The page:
Benign Prostatic Hypertrophy

Benign prostatic hypertrophy (BPH) is growth of the prostate with normal aging and causes symptoms, because the prostate blocks the flow of urine through the prostate as the urine exits the bladder. The name BPH indicates enlargement of the prostate, but men may suffer symptoms even with smaller prostates as they age. Other terms that describe the same process include: lower urinary tract symptoms (LUTS), bladder outlet obstruction (BOO) and benign prostatic enlargement (BPE).

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Diagnosis and Treatment of Benign Prostatic Hypertrophy

As men age and the prostate continues to enlarge, symptoms typically slowly progress, and men can develop retention of urine, bleeding, urinary infections, stones in the bladder and even kidney problems. Evaluation and management of these symptoms begin with an assessment of the urinary symptoms and quality of life. In the past treatment was often based on relieving serious problems, such as kidney failure, inability to urinate (retention), bleeding, recurrent infections and bladder stones. These are still indications for aggressive treatment but are less frequently encountered. In modern practice the level of bother from the symptoms most often drives treatment decision-making.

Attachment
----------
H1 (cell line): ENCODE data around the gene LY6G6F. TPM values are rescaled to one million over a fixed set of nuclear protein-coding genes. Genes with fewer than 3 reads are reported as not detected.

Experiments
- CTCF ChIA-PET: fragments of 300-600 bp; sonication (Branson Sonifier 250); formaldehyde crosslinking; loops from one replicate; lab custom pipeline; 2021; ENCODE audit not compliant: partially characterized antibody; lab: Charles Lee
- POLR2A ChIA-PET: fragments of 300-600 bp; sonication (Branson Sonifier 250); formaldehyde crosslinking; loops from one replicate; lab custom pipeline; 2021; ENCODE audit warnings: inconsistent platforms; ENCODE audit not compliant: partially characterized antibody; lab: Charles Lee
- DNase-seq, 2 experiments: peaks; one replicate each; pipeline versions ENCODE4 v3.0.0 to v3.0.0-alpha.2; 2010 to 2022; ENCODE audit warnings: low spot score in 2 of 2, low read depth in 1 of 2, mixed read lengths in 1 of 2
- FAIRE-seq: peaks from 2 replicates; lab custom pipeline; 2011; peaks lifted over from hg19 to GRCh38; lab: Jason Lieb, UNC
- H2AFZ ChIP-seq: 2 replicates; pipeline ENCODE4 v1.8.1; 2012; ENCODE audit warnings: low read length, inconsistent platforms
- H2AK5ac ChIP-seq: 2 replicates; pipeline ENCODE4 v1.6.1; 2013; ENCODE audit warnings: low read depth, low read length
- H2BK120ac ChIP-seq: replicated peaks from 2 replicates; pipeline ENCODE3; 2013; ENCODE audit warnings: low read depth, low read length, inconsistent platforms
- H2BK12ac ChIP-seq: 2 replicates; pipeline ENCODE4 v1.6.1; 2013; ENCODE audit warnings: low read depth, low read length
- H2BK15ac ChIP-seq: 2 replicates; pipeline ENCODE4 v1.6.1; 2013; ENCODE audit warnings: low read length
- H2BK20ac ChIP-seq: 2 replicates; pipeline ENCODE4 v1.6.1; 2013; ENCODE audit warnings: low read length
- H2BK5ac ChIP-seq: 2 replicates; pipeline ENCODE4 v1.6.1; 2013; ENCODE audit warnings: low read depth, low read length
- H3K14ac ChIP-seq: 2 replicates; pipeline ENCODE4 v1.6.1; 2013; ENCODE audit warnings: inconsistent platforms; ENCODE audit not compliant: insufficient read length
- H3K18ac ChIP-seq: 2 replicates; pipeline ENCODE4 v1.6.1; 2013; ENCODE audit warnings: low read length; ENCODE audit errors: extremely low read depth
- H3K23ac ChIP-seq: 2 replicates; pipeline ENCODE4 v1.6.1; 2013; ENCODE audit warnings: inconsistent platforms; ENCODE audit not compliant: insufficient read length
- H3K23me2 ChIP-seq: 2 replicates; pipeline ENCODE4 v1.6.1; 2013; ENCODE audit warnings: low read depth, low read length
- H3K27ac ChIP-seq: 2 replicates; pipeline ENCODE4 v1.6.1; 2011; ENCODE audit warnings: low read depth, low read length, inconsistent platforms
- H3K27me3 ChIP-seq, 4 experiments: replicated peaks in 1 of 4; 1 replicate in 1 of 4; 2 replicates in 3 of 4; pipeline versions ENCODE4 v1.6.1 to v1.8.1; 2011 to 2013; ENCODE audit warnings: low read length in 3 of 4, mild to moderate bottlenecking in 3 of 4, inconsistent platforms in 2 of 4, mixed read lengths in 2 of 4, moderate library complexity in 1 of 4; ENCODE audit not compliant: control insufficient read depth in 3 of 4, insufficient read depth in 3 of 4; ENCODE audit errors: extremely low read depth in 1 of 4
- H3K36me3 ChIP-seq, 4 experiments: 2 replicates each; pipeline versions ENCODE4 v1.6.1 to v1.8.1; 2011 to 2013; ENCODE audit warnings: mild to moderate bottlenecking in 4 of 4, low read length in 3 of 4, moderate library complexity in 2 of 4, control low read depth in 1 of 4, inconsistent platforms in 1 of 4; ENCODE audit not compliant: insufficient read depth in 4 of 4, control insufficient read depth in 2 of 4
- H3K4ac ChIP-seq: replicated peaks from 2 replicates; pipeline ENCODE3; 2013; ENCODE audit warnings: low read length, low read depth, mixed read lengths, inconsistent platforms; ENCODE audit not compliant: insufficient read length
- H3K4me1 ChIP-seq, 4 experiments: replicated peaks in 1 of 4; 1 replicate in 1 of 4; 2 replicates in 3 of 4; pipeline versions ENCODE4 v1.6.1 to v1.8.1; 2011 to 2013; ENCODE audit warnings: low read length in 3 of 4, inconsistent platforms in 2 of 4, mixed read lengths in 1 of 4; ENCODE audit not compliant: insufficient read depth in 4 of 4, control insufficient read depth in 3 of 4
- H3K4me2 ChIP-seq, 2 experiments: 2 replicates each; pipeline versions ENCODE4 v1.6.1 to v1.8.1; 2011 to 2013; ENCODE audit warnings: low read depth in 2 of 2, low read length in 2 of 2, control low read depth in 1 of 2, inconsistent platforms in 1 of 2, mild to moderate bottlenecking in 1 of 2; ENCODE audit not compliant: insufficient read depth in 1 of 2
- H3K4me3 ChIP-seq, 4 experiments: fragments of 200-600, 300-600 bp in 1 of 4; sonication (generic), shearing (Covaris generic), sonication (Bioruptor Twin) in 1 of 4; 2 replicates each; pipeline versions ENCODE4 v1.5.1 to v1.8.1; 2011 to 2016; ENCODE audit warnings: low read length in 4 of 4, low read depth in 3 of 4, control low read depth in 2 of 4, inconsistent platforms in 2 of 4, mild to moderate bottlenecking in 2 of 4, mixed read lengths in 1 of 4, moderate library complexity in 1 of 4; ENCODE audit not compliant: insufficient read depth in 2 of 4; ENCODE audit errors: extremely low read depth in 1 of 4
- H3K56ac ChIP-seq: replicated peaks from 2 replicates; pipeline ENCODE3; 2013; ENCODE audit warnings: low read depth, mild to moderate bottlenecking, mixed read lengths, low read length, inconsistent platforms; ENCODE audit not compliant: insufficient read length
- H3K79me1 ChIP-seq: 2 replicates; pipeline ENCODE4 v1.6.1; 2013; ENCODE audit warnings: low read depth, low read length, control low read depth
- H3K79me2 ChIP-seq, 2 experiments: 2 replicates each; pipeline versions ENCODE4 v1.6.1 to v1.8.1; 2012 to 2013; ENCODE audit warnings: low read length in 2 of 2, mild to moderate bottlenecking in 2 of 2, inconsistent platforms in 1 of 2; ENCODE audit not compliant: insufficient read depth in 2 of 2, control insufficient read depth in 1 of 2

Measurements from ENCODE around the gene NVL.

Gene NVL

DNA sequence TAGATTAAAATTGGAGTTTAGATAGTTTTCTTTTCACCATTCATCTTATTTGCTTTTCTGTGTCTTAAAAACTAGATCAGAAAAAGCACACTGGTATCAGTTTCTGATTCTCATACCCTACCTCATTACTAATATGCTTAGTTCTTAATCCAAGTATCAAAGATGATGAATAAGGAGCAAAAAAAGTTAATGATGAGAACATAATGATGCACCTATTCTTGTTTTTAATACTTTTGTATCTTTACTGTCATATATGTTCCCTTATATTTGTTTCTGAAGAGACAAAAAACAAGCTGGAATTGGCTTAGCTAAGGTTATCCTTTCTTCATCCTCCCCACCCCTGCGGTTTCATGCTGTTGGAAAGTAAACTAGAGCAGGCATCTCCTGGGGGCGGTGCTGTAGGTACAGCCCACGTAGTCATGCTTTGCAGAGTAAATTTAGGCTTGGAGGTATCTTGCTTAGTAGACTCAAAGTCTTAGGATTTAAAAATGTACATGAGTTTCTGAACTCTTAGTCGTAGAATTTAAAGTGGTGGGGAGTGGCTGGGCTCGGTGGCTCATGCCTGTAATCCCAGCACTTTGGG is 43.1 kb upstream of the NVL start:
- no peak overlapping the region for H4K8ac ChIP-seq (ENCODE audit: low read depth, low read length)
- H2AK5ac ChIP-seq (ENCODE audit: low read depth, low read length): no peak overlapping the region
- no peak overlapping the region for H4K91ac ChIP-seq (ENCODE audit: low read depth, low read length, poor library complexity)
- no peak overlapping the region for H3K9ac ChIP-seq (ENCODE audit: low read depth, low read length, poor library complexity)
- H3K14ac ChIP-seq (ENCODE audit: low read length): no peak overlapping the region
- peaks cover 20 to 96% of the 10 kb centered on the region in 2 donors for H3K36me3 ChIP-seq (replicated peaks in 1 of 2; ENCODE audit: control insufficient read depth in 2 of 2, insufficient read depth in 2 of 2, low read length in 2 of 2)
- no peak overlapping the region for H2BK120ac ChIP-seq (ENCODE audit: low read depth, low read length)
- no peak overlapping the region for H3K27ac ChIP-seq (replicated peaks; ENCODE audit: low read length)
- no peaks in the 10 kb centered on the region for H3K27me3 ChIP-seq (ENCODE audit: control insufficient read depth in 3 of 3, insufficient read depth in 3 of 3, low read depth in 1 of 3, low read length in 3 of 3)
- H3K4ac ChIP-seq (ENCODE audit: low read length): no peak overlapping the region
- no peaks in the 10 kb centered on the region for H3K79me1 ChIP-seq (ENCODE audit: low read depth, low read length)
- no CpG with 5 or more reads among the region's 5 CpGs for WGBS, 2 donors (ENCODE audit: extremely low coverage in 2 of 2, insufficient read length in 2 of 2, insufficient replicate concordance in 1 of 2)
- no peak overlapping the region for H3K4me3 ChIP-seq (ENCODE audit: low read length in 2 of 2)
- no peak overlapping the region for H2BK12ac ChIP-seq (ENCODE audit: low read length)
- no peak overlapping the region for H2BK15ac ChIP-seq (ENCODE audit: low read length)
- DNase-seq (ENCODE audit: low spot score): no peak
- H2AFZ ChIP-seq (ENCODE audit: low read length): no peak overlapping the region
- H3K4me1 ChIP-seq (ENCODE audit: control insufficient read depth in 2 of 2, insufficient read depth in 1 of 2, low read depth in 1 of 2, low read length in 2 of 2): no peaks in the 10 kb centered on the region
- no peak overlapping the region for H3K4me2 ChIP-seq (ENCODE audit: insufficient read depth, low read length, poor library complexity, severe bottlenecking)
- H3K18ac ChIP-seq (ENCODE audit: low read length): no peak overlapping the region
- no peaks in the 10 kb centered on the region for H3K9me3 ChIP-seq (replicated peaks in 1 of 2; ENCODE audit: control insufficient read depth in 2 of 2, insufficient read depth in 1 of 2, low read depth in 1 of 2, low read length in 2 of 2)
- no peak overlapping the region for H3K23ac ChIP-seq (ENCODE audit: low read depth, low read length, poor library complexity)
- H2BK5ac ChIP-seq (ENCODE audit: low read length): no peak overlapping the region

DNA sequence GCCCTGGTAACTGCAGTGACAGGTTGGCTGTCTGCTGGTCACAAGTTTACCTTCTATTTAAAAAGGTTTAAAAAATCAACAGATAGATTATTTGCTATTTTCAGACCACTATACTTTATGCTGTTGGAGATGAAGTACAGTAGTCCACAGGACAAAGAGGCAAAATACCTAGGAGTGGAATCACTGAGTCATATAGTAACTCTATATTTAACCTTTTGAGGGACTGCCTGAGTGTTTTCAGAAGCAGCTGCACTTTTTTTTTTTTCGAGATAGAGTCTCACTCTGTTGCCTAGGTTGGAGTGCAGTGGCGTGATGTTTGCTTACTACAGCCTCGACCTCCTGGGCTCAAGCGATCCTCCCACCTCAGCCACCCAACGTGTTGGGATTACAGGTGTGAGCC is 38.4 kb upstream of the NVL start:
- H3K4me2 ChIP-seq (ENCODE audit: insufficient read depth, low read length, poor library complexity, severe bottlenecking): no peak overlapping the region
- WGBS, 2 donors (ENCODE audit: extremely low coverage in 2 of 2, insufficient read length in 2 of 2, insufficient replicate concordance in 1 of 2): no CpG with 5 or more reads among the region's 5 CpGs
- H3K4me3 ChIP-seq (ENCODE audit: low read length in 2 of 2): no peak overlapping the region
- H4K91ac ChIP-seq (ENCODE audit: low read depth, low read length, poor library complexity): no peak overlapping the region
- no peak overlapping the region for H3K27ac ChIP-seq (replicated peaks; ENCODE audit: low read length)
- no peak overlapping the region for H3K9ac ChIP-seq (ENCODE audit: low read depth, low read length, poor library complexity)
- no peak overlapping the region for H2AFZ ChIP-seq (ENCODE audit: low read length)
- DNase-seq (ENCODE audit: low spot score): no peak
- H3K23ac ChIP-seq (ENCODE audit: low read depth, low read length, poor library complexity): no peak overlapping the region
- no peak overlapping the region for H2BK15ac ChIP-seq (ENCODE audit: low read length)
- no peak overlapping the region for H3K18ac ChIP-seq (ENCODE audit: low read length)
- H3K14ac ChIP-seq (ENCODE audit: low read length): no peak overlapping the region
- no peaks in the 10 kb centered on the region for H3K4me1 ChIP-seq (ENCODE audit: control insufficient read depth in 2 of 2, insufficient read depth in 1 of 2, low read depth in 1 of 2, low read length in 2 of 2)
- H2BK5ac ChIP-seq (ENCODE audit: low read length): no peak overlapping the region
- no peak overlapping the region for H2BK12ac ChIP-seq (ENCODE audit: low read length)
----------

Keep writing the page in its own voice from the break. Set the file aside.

Diagnostic Tests

There are other medical conditions that can mimic the symptoms of BPH. Poor bladder function from diabetes, cerebrovascular accidents, pelvic surgery or other neurologic diseases must be evaluated and ruled out as contributing factors before pursuing surgical treatment. This often leads to testing the bladder function, pressure generated with urination and flow rate, which are all evaluated with a test called a cystometrogram (CMG). Prostatitis is a common urologic finding that requires different treatment aimed at the inflammation and pain as well as the problems the condition can cause with urinary flow. Prostate cancer usually does not cause problems with urinary flow but is often checked in men with urinary symptoms by a prostate exam and blood test called a prostate-specific antigen (PSA). Bladder cancer can sometimes cause frequent and urgent urination but usually does not lead to obstruction of urinary flow. If your urologist is worried about bladder cancer, the evaluation will likely include a cystoscopy where the inside of the bladder is inspected with a small flexible scope similar to a catheter. Infections and ureter and bladder stones may also create LUTS and a simple urine analysis will help identify these and guide evaluation and treatment of the underlying problem.

In addition to the above tests, your urologists may wish to check post void residual urine volumes (PVR) to determine complete bladder emptying as well as urinary flow rates to determine the strength of the stream. These are both painless tests that are done during your office visit. As bladder blockage becomes more severe, the PVR may increase and flow rates may decrease. These tests can help follow symptoms over time for progression or response to treatment.